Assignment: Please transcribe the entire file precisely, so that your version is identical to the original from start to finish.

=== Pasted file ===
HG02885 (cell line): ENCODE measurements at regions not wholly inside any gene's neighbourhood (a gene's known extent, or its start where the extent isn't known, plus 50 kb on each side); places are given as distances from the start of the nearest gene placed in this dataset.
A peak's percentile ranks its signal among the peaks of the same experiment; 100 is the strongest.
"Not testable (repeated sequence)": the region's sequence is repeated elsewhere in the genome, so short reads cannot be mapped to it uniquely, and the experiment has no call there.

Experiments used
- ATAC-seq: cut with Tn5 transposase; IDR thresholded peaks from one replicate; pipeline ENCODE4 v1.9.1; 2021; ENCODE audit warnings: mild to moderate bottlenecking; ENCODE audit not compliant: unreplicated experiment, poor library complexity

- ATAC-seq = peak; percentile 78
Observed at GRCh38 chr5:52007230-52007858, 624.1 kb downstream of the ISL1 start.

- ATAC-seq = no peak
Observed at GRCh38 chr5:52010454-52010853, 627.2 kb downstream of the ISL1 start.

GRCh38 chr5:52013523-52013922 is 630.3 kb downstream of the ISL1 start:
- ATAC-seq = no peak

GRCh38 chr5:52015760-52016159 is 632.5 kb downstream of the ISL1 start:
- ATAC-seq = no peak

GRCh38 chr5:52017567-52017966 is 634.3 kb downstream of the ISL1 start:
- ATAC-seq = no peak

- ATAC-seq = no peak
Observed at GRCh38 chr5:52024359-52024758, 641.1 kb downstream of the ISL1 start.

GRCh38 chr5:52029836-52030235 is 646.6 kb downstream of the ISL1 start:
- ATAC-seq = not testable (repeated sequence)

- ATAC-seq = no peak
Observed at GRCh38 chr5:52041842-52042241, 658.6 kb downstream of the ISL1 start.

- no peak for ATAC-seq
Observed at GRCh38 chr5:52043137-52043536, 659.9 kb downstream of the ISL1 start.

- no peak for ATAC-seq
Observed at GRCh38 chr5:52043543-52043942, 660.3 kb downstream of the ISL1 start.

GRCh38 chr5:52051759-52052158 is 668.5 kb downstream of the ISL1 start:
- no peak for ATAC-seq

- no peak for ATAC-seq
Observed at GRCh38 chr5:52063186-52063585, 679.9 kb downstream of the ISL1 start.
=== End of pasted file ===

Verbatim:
HG02885 (cell line): ENCODE measurements at regions not wholly inside any gene's neighbourhood (a gene's known extent, or its start where the extent isn't known, plus 50 kb on each side); places are given as distances from the start of the nearest gene placed in this dataset.
A peak's percentile ranks its signal among the peaks of the same experiment; 100 is the strongest.
"Not testable (repeated sequence)": the region's sequence is repeated elsewhere in the genome, so short reads cannot be mapped to it uniquely, and the experiment has no call there.

Experiments used
- ATAC-seq: cut with Tn5 transposase; IDR thresholded peaks from one replicate; pipeline ENCODE4 v1.9.1; 2021; ENCODE audit warnings: mild to moderate bottlenecking; ENCODE audit not compliant: unreplicated experiment, poor library complexity

- ATAC-seq = peak; percentile 78
Observed at GRCh38 chr5:52007230-52007858, 624.1 kb downstream of the ISL1 start.

- ATAC-seq = no peak
Observed at GRCh38 chr5:52010454-52010853, 627.2 kb downstream of the ISL1 start.

GRCh38 chr5:52013523-52013922 is 630.3 kb downstream of the ISL1 start:
- ATAC-seq = no peak

GRCh38 chr5:52015760-52016159 is 632.5 kb downstream of the ISL1 start:
- ATAC-seq = no peak

GRCh38 chr5:52017567-52017966 is 634.3 kb downstream of the ISL1 start:
- ATAC-seq = no peak

- ATAC-seq = no peak
Observed at GRCh38 chr5:52024359-52024758, 641.1 kb downstream of the ISL1 start.

GRCh38 chr5:52029836-52030235 is 646.6 kb downstream of the ISL1 start:
- ATAC-seq = not testable (repeated sequence)

- ATAC-seq = no peak
Observed at GRCh38 chr5:52041842-52042241, 658.6 kb downstream of the ISL1 start.

- no peak for ATAC-seq
Observed at GRCh38 chr5:52043137-52043536, 659.9 kb downstream of the ISL1 start.

- no peak for ATAC-seq
Observed at GRCh38 chr5:52043543-52043942, 660.3 kb downstream of the ISL1 start.

GRCh38 chr5:52051759-52052158 is 668.5 kb downstream of the ISL1 start:
- no peak for ATAC-seq

- no peak for ATAC-seq
Observed at GRCh38 chr5:52063186-52063585, 679.9 kb downstream of the ISL1 start.